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How a presidential candidate’s personal life changed political journalism

When did the more intimate -- and sometimes sordid -- aspects of the personal lives of politicians become fair game for reporters? Matt Bai of Yahoo News says it was back in 1987, when presidential candidate Gary Hart’s extramarital dalliance was made public. Bai joins Gwen Ifill to discuss his new book, "All the Truth Is Out: The Week Politics Went Tabloid."

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  • GWEN IFILL:

    Sex, drugs and politics, it's all fair game now for reporters covering public officials, but it wasn't always.

    Matt Bai, national political columnist for Yahoo News, pinpoints the exact moment when he says it all changed, back in 1987, when a presidential candidate's extramarital dalliance was made public.

    His book is "All the Truth Is Out: The Week Politics Went Tabloid."

    Matt Bai joins us now.

    So, does the Gary Hart episode, who we're talking about, 1987, did it change politics, or did it change journalism, or both?

  • MATT BAI, Yahoo News:

    I think it changed both.

    I mean, it's not like you flip a switch and one moment is all one way and one moment is all the next. But there are moments where great change takes place very quickly. And I think there were a lot of things churning in the culture in the mid-1980s and around 1987, things that were changing the media, things that were changing the society. The echoes of Watergate had started — you know, were still reverberating.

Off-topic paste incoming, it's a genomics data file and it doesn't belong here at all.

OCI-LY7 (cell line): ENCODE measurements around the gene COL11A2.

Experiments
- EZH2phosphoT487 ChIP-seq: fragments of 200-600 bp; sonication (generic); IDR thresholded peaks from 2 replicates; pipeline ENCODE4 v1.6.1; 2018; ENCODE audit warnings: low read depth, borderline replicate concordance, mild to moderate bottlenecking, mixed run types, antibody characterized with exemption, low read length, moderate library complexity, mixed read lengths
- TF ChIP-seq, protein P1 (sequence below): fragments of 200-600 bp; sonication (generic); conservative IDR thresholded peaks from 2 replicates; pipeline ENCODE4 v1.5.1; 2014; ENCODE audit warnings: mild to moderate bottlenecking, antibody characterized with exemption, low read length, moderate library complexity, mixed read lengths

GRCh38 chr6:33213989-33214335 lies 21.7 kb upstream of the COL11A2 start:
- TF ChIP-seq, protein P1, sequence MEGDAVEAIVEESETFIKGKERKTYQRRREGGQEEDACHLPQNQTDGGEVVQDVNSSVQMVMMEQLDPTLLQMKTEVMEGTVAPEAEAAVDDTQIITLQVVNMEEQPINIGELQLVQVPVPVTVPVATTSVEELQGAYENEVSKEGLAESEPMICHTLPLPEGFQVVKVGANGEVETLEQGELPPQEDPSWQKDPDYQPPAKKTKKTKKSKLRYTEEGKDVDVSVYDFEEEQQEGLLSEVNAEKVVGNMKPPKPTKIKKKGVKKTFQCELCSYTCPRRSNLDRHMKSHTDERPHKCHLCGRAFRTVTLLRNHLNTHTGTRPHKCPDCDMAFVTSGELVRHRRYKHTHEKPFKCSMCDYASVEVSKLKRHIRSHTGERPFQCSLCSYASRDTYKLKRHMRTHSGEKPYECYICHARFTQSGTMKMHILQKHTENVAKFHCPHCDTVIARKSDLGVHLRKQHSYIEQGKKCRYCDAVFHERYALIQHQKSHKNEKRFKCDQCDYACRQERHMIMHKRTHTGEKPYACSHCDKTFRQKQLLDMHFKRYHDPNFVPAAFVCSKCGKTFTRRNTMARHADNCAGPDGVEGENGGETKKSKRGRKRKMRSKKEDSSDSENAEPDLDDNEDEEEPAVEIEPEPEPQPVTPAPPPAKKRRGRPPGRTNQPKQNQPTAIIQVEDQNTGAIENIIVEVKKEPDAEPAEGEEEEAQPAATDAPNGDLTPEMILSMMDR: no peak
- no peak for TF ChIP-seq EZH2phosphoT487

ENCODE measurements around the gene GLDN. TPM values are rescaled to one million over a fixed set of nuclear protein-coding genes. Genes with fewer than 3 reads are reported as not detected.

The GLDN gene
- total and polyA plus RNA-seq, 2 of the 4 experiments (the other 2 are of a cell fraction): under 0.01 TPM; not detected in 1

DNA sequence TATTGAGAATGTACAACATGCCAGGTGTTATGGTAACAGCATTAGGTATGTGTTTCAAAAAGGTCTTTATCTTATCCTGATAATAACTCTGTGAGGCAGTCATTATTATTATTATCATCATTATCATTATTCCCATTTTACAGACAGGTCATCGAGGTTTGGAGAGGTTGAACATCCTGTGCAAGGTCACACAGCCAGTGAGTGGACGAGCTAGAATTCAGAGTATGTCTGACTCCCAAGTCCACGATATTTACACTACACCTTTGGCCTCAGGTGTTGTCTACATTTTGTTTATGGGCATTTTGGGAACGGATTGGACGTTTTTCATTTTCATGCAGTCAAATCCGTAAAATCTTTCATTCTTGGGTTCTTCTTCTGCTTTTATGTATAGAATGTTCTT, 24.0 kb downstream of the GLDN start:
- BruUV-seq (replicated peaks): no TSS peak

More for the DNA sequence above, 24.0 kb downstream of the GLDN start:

And I think, in that moment, decisions were made to treat a presidential candidate very differently from the way we had ever treated one before.

  • GWEN IFILL:

    You mentioned echoes of Watergate, which is generally considered to be a good thing, those kinds of echoes, at least for journalism, and sometimes — and also for politics.

    But did this change — following Gary Hart, exposing his weakest moment, did it change politics or journalism for better or for worse?

  • MATT BAI:

    Well, I would argue for worse.

    But that doesn't mean to say that everything that came before was great, because I think there was a certain coziness and clubbiness probably prior to that — that some of the younger journalists were right to question.

    But I think after Hart, the guiding ethos of political journalism really begins to shift inexorably away from the elimination of ideas and world views and agendas and more toward exposing the lie. We know there's a lie. We know there's hypocrisy. And hypocrisy is now very broadly defined. Our job is to find out what it is.

    And it creates a focus on scandal. And what it does, it reduces — it reduces character and fitness to, you know, very narrowly defined moments in a person's life. As Bob Kerrey said to me when I was researching the book, he said, you know, we're not the worst things we have ever done in our lives. There's a tendency to think that we are.